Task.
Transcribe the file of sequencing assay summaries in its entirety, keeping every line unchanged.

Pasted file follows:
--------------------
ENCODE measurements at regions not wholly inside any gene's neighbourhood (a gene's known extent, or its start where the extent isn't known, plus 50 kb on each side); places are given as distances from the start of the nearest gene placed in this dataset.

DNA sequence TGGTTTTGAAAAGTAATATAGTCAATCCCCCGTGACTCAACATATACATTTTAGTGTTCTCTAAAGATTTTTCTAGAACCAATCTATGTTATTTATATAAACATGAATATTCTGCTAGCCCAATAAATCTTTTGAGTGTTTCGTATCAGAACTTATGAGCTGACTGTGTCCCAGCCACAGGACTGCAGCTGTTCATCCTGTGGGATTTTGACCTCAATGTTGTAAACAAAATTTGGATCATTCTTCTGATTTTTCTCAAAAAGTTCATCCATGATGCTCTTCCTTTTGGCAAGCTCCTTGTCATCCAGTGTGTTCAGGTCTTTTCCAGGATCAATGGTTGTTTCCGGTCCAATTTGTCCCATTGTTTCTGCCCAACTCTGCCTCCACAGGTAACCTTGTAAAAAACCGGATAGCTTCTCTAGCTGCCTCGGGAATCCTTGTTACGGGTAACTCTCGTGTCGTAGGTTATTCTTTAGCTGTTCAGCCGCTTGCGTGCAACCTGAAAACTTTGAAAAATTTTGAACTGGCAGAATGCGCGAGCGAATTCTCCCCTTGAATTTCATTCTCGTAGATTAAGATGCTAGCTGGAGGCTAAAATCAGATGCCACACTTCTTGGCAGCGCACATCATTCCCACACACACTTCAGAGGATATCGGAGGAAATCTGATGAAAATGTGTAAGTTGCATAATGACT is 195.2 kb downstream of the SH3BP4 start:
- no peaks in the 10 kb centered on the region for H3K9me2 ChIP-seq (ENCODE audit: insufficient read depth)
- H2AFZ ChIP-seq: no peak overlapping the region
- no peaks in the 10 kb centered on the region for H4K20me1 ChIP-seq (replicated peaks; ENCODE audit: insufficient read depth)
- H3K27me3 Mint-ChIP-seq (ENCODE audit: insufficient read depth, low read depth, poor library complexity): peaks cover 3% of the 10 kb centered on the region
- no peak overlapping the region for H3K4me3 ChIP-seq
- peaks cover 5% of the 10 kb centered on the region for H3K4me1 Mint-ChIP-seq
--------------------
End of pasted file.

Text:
ENCODE measurements at regions not wholly inside any gene's neighbourhood (a gene's known extent, or its start where the extent isn't known, plus 50 kb on each side); places are given as distances from the start of the nearest gene placed in this dataset.

DNA sequence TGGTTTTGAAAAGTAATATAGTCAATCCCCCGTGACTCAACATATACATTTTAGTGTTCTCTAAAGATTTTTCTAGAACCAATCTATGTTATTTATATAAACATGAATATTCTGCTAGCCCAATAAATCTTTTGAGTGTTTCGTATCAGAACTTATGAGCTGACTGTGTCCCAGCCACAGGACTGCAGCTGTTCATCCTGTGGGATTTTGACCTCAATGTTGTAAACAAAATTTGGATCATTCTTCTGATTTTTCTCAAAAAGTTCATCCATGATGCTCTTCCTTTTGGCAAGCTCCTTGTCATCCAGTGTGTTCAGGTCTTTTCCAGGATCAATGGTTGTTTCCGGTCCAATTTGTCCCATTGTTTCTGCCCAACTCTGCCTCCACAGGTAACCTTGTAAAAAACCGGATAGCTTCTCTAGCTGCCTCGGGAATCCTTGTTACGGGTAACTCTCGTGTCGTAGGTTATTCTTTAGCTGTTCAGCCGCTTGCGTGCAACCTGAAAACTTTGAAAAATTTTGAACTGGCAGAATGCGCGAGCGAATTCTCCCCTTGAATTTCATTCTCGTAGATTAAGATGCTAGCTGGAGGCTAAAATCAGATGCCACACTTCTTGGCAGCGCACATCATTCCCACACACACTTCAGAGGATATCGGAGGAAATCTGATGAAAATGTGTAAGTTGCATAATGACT is 195.2 kb downstream of the SH3BP4 start:
- no peaks in the 10 kb centered on the region for H3K9me2 ChIP-seq (ENCODE audit: insufficient read depth)
- H2AFZ ChIP-seq: no peak overlapping the region
- no peaks in the 10 kb centered on the region for H4K20me1 ChIP-seq (replicated peaks; ENCODE audit: insufficient read depth)
- H3K27me3 Mint-ChIP-seq (ENCODE audit: insufficient read depth, low read depth, poor library complexity): peaks cover 3% of the 10 kb centered on the region
- no peak overlapping the region for H3K4me3 ChIP-seq
- peaks cover 5% of the 10 kb centered on the region for H3K4me1 Mint-ChIP-seq